Consumer Financial Protection Bureau Director Richard Cordray on Tuesday slammed a Treasury Department report critical of the bureau's arbitration rule, saying the administration overlooked key parts of the regulation that are beneficial to consumers.
In a terse letter to Treasury Secretary Steven T. Mnuchin, Cordray wrote that Treasury misunderstood the underlying data supporting the arbitration rule and refuted specific allegations made by Treasury. The rule banned mandatory arbitration clauses that block consumers from suing banks as part of a class action.
"Treasury underestimates the benefits from class action settlements, underestimates the deterrence effect of class actions, overstates the cost of class actions and misstates the impact of the arbitration rule on individual arbitration," Cordray wrote. "In short, Treasury’s report ignores large parts of the rule — which address the very issues Treasury raises — and misunderstands much of the underlying data."
Yet the debate within the executive branch over the arbitration rule has been overshadowed this week by GOP efforts to overturn the regulation legislatively through the Congressional Review Act. Senate Republicans appeared to be close to having barely enough votes to roll back the contentious rule. A floor debate and possible vote were expected as early as Tuesday.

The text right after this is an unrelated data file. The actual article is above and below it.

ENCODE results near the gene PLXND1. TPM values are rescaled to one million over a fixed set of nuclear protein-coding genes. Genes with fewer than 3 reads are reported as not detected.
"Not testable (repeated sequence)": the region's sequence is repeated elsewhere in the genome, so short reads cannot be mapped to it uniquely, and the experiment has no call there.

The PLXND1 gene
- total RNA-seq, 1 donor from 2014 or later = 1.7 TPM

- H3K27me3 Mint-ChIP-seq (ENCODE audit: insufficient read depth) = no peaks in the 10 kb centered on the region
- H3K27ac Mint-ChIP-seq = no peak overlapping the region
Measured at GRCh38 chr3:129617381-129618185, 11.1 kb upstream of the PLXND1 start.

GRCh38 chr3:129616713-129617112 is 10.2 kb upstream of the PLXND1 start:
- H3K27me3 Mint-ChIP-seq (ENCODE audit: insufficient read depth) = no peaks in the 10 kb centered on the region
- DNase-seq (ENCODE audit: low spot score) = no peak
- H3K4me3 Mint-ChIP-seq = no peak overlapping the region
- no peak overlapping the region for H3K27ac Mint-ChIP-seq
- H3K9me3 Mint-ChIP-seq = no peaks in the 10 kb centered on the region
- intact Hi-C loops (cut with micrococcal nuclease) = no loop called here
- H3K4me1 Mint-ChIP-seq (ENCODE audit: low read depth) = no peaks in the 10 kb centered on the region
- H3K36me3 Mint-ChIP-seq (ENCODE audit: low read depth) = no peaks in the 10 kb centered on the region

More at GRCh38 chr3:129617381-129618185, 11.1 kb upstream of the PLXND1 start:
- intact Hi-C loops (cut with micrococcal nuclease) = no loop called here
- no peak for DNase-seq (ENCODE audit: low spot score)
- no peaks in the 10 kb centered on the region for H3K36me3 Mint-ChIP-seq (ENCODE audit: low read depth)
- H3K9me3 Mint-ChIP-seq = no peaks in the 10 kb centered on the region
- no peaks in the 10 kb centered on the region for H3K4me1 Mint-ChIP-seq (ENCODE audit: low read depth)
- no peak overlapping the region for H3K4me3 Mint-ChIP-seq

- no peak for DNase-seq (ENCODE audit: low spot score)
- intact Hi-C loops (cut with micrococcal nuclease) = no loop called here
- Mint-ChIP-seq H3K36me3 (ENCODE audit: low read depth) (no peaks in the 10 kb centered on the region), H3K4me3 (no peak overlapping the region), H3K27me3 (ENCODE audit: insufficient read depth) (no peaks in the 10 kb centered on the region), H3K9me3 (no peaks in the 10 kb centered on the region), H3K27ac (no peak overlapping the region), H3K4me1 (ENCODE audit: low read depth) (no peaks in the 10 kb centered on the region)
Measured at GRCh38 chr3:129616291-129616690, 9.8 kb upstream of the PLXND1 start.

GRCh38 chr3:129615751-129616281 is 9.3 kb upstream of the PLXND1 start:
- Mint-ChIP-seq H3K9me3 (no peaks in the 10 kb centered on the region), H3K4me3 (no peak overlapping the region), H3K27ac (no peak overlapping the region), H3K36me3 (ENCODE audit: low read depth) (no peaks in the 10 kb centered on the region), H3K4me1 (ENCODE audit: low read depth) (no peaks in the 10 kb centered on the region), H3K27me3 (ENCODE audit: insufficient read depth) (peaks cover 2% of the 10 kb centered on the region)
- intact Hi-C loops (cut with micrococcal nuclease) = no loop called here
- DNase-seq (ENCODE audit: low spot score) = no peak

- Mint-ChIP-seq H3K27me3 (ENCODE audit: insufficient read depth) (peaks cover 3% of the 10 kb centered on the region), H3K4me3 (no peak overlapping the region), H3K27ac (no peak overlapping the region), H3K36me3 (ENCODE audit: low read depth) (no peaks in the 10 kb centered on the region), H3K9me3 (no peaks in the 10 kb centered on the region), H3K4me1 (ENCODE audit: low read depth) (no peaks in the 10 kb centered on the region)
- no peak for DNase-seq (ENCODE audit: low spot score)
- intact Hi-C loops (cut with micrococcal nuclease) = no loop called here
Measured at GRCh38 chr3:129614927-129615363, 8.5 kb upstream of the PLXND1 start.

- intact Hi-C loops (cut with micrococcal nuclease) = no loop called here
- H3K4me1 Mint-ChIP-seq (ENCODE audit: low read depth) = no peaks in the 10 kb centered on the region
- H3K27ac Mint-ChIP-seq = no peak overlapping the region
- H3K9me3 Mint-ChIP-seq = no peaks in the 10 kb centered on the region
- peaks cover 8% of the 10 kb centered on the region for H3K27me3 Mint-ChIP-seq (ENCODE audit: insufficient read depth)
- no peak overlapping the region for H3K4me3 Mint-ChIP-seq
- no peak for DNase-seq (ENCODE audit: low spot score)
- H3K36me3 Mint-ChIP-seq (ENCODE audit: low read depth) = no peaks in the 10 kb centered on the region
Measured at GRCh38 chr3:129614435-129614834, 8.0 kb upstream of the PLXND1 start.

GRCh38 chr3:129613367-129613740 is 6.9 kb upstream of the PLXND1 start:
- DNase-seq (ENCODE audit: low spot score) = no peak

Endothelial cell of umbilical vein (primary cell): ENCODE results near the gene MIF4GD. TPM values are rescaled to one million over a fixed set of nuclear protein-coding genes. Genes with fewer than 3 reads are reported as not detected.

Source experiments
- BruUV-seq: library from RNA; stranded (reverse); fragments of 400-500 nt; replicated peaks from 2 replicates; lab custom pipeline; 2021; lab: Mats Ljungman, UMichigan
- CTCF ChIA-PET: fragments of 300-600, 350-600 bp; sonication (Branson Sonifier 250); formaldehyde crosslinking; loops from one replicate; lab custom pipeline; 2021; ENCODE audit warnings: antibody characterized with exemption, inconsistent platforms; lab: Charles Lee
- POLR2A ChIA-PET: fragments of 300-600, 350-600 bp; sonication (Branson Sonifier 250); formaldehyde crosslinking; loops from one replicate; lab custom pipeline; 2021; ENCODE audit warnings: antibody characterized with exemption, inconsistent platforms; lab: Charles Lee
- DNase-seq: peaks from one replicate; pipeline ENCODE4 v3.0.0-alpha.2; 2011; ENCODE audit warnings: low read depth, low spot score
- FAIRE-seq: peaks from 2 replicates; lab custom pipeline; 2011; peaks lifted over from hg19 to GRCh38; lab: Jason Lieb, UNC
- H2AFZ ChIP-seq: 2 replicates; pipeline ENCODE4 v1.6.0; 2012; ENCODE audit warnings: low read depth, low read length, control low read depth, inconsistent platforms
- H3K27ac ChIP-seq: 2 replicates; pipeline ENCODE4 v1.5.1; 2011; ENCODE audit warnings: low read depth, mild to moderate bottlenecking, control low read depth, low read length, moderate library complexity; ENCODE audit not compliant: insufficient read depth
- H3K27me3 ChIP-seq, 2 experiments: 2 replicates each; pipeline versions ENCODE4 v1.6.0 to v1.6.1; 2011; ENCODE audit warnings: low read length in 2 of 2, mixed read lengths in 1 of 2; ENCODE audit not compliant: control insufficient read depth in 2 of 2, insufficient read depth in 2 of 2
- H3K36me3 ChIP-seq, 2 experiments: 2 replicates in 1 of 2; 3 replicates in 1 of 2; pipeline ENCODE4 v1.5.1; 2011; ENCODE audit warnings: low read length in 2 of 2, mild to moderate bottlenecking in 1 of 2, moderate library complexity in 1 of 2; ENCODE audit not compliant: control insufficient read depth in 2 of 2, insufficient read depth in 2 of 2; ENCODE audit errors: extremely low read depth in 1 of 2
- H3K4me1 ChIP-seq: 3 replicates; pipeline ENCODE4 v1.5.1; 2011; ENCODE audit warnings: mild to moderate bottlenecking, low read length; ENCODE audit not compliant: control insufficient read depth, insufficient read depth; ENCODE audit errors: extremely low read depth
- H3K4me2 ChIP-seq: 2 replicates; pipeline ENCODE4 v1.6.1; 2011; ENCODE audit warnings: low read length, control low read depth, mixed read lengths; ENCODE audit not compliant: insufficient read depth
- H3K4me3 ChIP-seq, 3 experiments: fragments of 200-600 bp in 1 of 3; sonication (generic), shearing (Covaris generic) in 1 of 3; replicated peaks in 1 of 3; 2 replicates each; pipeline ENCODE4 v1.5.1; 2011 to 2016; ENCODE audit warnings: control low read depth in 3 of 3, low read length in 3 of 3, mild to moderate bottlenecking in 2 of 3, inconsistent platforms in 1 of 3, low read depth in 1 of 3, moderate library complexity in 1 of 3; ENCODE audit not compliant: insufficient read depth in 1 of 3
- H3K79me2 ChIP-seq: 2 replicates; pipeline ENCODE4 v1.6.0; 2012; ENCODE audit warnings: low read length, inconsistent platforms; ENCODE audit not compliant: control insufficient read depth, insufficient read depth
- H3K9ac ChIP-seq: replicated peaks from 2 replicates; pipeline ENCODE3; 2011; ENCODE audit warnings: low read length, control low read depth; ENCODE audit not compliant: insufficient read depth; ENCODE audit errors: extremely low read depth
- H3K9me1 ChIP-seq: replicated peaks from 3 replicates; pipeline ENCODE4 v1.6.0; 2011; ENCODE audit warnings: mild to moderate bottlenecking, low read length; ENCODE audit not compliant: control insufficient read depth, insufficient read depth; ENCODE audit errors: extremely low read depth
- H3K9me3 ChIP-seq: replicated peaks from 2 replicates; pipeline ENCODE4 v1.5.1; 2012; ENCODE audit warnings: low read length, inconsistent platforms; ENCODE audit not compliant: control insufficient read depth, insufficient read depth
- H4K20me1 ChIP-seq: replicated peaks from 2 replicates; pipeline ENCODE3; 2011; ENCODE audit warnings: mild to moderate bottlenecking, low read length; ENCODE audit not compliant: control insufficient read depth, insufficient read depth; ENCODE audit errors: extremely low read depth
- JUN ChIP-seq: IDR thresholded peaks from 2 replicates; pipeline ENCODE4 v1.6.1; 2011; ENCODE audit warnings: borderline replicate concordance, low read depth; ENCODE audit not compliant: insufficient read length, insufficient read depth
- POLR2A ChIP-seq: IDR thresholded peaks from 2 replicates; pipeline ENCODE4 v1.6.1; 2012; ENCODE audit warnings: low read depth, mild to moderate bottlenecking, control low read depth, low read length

The Treasury report Monday sought to bolster the argument against the arbitration rule by claiming the CFPB did not fulfill its statutory requirements and that the rule should be both "in the public interest and for the protection of consumers."
But Cordray refuted Treasury's view.
"In fact, the arbitration rule strongly supports the bureau’s conclusion that it is in the public interest and for the protection of consumers," Cordray wrote.
The letter included a four-page memo from CFPB acting Deputy Director David Silberman addressing four issues where the CFPB said Treasury was in the wrong.
Silberman took issue with Treasury's claim that "on average only 4% of plaintiffs entitled to claim class action settlement funds actually do so."
The CFPB said the Treasury analysis ignores the fact that many class action settlements provide for automatic payments to consumers and have no requirement that consumers file a claim.
Silberman also discussed why "historical evidence and economic theory support the conclusion that exposure to class action litigation deters companies from violating the law."
The memo also alleged that Treasury overstated the costs of class action litigation and misstated the impact of the rule on individual arbitration.